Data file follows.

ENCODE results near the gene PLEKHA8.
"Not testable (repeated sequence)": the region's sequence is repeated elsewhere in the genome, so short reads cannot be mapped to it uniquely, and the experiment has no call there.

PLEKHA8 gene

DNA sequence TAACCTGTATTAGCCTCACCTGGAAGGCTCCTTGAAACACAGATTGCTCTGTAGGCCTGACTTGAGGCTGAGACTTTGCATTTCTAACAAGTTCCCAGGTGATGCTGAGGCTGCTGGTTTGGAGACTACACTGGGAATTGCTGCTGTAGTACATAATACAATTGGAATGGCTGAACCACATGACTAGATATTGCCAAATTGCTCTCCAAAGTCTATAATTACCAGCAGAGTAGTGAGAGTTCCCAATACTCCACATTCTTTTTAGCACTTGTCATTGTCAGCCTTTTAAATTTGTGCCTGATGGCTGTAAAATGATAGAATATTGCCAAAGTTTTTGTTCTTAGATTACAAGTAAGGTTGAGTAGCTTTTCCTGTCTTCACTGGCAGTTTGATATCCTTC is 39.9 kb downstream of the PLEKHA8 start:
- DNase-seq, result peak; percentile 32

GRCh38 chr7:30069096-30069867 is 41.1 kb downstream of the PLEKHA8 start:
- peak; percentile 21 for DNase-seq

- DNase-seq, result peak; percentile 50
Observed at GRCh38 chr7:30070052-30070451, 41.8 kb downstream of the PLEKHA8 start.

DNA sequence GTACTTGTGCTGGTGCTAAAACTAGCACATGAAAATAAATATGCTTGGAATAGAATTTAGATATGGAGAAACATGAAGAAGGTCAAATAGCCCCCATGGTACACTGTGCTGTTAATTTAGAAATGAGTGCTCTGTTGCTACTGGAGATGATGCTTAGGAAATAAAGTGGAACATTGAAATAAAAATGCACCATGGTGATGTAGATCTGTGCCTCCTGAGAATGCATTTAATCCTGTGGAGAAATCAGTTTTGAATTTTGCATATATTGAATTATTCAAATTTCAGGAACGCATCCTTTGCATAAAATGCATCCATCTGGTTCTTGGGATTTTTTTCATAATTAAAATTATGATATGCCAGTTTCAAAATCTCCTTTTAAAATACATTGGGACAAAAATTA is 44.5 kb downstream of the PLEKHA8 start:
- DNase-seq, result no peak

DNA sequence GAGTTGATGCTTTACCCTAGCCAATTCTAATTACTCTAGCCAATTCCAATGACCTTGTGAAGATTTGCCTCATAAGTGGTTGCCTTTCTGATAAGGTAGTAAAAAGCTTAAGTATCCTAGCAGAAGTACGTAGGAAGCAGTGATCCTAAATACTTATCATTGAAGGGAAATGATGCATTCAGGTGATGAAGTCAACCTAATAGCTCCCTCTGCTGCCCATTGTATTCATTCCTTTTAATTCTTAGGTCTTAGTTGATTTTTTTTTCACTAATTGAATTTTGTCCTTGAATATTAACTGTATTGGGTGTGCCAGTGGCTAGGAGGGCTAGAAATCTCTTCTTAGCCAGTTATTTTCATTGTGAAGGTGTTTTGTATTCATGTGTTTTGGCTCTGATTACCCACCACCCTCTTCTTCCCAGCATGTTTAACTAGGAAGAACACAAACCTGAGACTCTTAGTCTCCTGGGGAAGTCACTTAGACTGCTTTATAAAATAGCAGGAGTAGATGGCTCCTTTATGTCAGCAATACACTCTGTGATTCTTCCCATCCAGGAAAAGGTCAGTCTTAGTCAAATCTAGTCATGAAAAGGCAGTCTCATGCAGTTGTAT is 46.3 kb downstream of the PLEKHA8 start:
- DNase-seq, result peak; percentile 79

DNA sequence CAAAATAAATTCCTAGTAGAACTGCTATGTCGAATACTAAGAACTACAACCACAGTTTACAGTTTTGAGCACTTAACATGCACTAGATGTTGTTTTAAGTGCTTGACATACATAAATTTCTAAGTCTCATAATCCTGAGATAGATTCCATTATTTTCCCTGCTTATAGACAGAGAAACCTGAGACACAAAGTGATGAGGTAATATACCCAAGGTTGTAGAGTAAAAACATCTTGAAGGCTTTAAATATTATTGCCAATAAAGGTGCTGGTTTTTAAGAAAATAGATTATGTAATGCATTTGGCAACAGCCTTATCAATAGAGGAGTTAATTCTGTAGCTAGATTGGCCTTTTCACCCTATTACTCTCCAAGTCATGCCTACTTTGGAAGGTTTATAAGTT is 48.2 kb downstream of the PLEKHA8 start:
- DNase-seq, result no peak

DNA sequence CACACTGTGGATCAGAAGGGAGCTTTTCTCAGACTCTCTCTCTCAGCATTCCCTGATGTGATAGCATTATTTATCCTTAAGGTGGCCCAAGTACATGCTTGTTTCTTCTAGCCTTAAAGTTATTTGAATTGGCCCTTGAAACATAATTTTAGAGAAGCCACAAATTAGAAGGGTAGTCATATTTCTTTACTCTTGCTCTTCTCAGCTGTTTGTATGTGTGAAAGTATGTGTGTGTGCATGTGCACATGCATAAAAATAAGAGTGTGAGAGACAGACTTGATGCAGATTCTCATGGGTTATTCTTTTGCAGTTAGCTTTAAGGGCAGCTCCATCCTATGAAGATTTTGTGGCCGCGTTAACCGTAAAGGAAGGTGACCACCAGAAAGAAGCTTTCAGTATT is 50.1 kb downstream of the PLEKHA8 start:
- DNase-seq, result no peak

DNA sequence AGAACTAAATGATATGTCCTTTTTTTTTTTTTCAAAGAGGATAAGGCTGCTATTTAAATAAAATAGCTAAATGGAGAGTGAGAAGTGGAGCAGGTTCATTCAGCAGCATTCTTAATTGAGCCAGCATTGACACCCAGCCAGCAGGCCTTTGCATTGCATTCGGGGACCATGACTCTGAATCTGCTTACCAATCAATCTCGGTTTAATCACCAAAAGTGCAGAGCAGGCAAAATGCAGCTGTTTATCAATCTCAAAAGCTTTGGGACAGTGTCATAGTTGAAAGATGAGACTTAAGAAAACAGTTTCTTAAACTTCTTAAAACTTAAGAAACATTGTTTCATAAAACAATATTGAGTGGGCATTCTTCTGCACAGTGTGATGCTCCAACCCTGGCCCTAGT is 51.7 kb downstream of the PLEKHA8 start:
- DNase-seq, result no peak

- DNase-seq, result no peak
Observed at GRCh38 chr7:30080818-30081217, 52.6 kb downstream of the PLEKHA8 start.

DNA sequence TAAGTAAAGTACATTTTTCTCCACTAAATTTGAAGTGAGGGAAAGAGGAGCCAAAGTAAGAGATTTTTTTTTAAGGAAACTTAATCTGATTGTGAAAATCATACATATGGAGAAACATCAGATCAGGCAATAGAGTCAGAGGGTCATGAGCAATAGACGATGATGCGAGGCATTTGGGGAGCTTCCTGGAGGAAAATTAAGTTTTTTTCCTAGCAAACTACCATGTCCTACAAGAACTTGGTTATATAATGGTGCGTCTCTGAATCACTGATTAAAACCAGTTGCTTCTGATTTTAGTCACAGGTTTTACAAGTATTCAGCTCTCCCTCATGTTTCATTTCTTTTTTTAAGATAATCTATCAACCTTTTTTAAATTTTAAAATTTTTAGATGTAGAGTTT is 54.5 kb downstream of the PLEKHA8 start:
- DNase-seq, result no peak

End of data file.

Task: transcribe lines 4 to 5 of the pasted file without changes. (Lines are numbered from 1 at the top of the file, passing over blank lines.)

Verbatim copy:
DNA sequence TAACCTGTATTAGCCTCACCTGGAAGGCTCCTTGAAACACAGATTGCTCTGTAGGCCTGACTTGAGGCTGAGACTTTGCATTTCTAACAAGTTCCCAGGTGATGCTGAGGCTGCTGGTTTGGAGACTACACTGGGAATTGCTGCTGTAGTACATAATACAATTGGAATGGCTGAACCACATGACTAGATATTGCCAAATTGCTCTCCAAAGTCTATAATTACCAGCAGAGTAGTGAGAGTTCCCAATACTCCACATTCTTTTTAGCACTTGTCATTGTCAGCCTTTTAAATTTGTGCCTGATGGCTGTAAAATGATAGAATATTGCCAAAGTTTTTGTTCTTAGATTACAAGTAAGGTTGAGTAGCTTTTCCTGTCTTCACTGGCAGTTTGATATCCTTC is 39.9 kb downstream of the PLEKHA8 start:
- DNase-seq, result peak; percentile 32